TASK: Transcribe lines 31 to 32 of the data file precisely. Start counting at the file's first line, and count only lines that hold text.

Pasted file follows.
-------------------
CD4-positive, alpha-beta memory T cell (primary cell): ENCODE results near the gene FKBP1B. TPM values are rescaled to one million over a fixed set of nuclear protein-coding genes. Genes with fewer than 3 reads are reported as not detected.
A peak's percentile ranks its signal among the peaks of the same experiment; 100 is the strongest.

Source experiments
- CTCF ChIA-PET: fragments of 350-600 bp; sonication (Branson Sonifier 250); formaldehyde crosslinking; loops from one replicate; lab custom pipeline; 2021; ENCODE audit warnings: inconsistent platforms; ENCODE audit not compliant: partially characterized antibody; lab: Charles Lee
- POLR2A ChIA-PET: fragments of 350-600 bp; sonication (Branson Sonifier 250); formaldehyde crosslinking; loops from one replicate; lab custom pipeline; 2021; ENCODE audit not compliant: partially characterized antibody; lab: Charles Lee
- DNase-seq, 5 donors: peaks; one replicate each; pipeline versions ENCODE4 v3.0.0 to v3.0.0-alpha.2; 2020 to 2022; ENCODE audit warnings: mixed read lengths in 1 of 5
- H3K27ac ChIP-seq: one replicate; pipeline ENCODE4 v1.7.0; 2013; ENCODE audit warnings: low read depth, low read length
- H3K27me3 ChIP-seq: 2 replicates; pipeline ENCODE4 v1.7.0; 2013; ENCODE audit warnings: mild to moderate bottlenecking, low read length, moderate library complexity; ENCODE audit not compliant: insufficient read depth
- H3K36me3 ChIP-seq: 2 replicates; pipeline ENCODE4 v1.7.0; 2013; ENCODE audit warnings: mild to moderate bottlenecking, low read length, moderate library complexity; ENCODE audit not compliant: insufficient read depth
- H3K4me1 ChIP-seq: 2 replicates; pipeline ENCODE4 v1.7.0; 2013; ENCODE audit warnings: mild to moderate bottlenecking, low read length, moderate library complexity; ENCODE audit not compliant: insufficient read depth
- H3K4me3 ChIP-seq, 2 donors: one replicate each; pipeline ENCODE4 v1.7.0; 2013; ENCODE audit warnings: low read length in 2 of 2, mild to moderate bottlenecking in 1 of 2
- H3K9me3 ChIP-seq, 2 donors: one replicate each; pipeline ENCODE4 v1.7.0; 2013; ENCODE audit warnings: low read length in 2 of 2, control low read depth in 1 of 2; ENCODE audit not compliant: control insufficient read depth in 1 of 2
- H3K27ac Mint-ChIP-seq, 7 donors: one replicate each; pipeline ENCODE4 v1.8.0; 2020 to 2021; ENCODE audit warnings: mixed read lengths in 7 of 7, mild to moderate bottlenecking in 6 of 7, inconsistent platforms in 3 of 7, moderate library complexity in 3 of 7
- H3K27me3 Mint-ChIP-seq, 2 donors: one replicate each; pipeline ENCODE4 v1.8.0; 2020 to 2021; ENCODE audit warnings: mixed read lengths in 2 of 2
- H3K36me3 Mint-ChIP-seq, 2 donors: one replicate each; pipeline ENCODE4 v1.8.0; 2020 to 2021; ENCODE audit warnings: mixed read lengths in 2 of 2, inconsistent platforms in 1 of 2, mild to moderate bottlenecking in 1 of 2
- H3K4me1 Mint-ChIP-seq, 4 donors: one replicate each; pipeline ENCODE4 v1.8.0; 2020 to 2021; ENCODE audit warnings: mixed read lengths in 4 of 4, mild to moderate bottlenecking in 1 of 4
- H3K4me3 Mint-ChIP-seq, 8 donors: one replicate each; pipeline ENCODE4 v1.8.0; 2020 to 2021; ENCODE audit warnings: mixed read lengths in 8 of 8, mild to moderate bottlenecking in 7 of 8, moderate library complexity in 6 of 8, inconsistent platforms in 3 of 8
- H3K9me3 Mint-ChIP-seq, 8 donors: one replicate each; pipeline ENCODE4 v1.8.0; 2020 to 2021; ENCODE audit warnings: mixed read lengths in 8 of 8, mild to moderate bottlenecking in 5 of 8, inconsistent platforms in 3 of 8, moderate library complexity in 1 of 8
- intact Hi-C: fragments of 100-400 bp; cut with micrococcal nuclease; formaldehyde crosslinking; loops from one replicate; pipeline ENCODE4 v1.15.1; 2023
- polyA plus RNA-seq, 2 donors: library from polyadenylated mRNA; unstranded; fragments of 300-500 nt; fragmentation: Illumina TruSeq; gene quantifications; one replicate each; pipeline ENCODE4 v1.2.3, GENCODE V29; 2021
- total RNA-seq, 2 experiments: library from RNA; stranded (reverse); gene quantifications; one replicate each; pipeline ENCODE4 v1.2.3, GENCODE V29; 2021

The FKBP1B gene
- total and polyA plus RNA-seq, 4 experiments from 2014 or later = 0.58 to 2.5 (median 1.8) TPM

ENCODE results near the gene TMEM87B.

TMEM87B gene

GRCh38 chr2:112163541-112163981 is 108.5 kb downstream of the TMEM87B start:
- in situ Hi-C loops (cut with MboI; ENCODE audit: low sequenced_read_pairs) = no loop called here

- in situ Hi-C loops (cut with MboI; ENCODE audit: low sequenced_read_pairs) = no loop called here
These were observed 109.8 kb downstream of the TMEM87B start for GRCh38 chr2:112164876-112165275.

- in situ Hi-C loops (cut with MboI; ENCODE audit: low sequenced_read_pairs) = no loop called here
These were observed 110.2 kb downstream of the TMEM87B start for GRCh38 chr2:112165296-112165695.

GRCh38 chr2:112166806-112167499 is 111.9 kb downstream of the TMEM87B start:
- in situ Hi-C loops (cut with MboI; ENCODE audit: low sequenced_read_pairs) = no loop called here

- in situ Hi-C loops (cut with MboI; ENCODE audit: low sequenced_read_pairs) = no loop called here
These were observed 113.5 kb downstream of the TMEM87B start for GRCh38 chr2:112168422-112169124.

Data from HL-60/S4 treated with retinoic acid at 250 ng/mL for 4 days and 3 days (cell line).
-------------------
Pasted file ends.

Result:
These were observed 110.2 kb downstream of the TMEM87B start for GRCh38 chr2:112165296-112165695.

GRCh38 chr2:112166806-112167499 is 111.9 kb downstream of the TMEM87B start: